The Foundation prioritizes organizations that are led by and center the leadership and agency of Black communities, Indigenous communities, and communities of color that approach their work using anti-oppression values – consciously striving to dismantle systems of oppression and the legacies of white supremacy culture in this country while working toward a more just and equitable society.
The Foundation recognize the following practices to be important components of effective grassroots organizing efforts:
- Community & ally outreach: Consistent, multi-faceted efforts to recruit and engage people in your work. Examples include sharing information and resources, public forums, canvassing, workshops, tabling at events, phone-banking, and media engagement.
- Leadership development: Investing time, training and resources to cultivate innate leadership assets within people who historically haven’t had access to civic and community engagement opportunities or positions of power.
- Constituent empowerment & decision-making: The organization is driven by the people impacted by the problem. Constituents define core values, identify and prioritize issues, and determine the appropriate course of action to solve them.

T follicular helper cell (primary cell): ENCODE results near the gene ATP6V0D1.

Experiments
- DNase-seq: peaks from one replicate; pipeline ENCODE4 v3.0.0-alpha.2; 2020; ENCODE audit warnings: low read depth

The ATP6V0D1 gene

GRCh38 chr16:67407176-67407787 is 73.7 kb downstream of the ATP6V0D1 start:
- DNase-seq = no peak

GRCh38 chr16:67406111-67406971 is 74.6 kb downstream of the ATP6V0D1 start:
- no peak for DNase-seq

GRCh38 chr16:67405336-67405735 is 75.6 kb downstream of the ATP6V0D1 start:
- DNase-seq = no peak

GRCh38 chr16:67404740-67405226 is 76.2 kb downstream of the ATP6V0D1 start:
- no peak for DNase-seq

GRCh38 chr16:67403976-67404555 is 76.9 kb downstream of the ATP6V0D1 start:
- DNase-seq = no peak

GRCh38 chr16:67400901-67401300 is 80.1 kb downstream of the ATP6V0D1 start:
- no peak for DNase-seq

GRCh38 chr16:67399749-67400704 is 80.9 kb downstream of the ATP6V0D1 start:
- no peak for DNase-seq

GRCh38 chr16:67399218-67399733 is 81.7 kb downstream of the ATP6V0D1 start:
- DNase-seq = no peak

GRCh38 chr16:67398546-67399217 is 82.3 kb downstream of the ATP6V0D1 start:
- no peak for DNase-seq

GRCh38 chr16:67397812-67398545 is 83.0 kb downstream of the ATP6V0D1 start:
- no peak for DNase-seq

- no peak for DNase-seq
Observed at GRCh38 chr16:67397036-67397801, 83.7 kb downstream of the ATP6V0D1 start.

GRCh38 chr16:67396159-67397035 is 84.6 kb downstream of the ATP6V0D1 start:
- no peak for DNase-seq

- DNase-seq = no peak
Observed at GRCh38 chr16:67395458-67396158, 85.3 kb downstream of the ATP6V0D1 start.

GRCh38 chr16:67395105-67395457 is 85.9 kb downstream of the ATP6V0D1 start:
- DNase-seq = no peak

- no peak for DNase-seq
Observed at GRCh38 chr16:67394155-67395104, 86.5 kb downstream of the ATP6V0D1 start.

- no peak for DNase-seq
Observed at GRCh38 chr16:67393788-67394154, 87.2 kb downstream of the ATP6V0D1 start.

- Popular education: An educational technique designed to raise the consciousness of its participants and allow them to become more aware of how an individual’s personal experiences are connected to larger institutional or societal problems.
- Root cause analysis: The practice of continually peeling back the layers of a problem and asking “why?” each one exists until the root cause(s) of the issue can be identified and targeted for change.
- Power analysis: The process of identifying which individuals or entities hold the power to make decisions that positively and negatively affect an issue.
- Campaign development: A game plan of action including tactics, materials, timelines and their intended audiences and effects.
- Mobilizing constituents & allies: Moving people to take specific action toward achieving a common goal. Examples include attending rallies and protests, tabling at events, testifying at hearings, contacting public officials, speaking to the media and phone-banking.
- Coalition building: Partnering with other organizations that have allied missions and interests with the goal of creating power in numbers.
- Non-violent direct action (NVDA): Public forms of protest for the purpose of demonstration, obstruction or dissent.
- Grants of up to $30,000.
To be considered for funding, each applicant organization must have:
- An annual operating budget under $500,000
- Grassroots organizing as the primary strategy
- Non-profit 501(c)3 status, or a fiscal agent with this status
- Be U.S.-based and U.S.-focused.
For more information, visit https://benandjerrysfoundation.org/national-grants/